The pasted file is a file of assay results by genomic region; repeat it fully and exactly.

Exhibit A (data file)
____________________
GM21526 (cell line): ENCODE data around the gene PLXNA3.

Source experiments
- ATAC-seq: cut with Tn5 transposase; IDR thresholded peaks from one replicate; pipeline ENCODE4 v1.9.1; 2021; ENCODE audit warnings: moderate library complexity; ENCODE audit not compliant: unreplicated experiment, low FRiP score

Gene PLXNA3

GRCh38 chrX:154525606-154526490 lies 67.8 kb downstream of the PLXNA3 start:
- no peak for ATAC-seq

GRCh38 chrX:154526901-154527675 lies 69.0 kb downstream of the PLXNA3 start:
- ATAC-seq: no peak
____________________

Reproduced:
GM21526 (cell line): ENCODE data around the gene PLXNA3.

Source experiments
- ATAC-seq: cut with Tn5 transposase; IDR thresholded peaks from one replicate; pipeline ENCODE4 v1.9.1; 2021; ENCODE audit warnings: moderate library complexity; ENCODE audit not compliant: unreplicated experiment, low FRiP score

Gene PLXNA3

GRCh38 chrX:154525606-154526490 lies 67.8 kb downstream of the PLXNA3 start:
- no peak for ATAC-seq

GRCh38 chrX:154526901-154527675 lies 69.0 kb downstream of the PLXNA3 start:
- ATAC-seq: no peak